‘Good Samaritan’ chased by debt collectors after calling ambulance for man hit by car
A good Samaritan who called an ambulance after a man was hit by a car is angry that her private details were forwarded to a debt collection firm seeking payment for the emergency call-out.
Jenna (surname withheld) was riding her bike to work in Melbourne in March when she saw the man get hit.
No-one stopped to help so, being trained in first aid, she went back and called triple zero from her mobile.
The man, named Will, was in shock and pain and was too frightened to go to hospital, Jenna told ABC Radio Melbourne.
"I guess the first thing I noticed though was that this person looked like he'd been homeless for a pretty significant period of time and he was very polite but he looked very unwell," she said.
"I was pretty worried about his state of health and wellbeing."
"Will refused [to go to hospital]. I guess he knew a bit more about the way things work than I do.
"I just assumed he wouldn't be paying for things. He was homeless and therefore he'd be looked after."
A few months later she was contacted at home and on her mobile by Australian Receivables Limited (ARL), a company which offers a range of debt collection services.
"I heard this really strange message about calling a debt collection agency Australian Receivables Limited and I thought that's really odd," she said.
"About an hour later my mobile rang and it was Australian Receivables Limited and they wanted to talk to be about an invoice that was due to Ambulance Victoria."
Not ethical to chase debts from homeless people
Jenna said on the second call she threatened the companywith legal action.
"At that point I got a bit cranky. I said this is completely inappropriate. I'm really distressed you've called me on my home number … and now you're calling me on my mobile."
Jenna said it was "unethical and outrageous" to chase a homeless person for medical debts and it was a breach of privacy for Ambulance Victoria to pass her details to ARL.
"I feel homeless people shouldn't be charged for ambulance call outs and I don't think good Samaritans or passers-by should be followed up and their private details should be shared."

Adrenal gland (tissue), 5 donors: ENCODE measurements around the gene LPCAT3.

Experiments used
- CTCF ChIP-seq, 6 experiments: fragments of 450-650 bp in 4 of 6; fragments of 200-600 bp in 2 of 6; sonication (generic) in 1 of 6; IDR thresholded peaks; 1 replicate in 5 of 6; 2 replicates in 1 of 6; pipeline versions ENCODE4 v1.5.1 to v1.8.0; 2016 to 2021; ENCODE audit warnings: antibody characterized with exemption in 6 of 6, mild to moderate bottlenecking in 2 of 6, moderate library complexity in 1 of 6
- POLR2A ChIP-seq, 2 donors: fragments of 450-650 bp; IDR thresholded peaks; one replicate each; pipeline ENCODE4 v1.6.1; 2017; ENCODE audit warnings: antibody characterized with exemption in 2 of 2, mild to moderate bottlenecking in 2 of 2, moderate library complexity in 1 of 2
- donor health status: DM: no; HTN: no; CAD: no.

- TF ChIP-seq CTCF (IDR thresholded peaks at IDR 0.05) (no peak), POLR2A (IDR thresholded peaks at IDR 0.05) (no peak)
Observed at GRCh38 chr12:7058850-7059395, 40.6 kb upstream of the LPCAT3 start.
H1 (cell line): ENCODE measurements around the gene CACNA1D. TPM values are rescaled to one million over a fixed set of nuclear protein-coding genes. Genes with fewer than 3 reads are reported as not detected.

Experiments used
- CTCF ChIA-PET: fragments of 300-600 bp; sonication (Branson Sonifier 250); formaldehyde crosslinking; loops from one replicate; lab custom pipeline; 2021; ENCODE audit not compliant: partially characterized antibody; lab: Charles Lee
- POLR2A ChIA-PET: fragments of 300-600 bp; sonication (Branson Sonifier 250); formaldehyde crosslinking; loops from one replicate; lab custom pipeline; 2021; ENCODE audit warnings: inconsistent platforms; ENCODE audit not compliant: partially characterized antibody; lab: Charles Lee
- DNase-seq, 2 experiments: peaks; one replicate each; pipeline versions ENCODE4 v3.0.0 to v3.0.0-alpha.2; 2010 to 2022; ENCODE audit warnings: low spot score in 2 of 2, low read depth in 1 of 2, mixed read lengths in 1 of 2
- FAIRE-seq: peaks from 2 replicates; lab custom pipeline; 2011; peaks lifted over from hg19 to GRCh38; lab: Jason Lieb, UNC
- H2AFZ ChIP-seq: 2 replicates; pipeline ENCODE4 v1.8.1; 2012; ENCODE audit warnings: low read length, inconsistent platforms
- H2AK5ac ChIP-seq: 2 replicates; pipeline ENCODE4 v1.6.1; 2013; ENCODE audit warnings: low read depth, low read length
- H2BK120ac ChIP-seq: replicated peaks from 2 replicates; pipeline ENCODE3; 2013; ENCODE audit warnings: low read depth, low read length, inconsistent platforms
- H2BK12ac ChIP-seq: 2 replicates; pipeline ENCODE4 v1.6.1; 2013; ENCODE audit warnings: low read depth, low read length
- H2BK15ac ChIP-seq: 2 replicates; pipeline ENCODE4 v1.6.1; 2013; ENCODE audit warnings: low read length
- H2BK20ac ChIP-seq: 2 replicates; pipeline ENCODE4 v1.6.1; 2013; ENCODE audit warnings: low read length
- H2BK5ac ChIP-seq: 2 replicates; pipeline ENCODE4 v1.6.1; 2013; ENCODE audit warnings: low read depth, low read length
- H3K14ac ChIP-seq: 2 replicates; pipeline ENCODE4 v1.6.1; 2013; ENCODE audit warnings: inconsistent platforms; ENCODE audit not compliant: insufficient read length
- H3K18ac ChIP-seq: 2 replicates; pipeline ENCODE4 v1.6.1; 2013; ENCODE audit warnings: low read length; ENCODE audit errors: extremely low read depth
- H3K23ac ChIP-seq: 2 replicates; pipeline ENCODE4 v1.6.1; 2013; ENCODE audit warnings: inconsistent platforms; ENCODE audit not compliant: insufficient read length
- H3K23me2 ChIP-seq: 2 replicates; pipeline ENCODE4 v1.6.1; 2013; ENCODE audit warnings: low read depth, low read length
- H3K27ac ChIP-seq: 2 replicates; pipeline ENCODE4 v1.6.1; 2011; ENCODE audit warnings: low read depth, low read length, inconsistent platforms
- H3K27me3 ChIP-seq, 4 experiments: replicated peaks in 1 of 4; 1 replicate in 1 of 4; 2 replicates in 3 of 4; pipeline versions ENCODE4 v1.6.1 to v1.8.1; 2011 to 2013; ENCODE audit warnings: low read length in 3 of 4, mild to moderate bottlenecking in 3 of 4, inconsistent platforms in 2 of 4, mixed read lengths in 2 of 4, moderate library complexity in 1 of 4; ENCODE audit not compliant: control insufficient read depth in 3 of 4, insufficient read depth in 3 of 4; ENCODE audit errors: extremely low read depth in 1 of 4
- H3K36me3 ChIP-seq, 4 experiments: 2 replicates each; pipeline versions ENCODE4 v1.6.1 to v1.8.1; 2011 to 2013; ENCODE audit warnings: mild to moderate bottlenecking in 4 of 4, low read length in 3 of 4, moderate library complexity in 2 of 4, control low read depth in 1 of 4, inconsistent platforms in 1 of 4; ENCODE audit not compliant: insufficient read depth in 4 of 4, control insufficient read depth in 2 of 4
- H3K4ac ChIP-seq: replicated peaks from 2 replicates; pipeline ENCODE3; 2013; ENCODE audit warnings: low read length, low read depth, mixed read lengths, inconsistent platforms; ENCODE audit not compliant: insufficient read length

Speaking on ABC Radio Melbourne, Mick Stevenson, the executive director of emergency operations from Ambulance Victoria, apologised.
"Jenna's got every right to be incredibly frustrated and disappointed because it's wrong," he said.
"They called to identify if Jenna is responsible for the bill. She's not responsible for the bill so that should've been the end of the matter.
"What's happened after that is not procedure."
Jenna had been reluctant to call triple zero after a previous experience where she had stopped to help a woman lying unconscious in a gutter in St Kilda in the early hours of the morning.
When police arrived they were aggressive and rude to both her and the woman, she said.
So it was with some trepidation that she made another call to triple zero.
'No further contact should have been made'
In a further statement, Ambulance Victoria's executive director of corporate services Robb Barr said an invoice was sent to the patient who did not respond or contact them.
So the bill was referred to the debt recovery agency.
"We provided the agency with the phone number, in this case used to call triple zero, as this can assist in making contact with a patient," he said.
"A call was made by the agency [to Jenna] who had no link to the patient.
"No further contact should have been made."
ARL has been contacted for comment.
Mr Barr said AV was investigating the incident and seeking full details from the debt recovery agency about how it happened.
"We applaud those who step in to help strangers in a medical emergency," he said.
"A passer-by who calls triple zero for an ambulance will never be required to pay an invoice."
Jenna was not satisfied with the response from AV.
After Jenna's story was aired, ABC Radio Melbourne received dozens of calls from members of the public with similar complaints about being chased by debt collectors for Ambulance Victoria.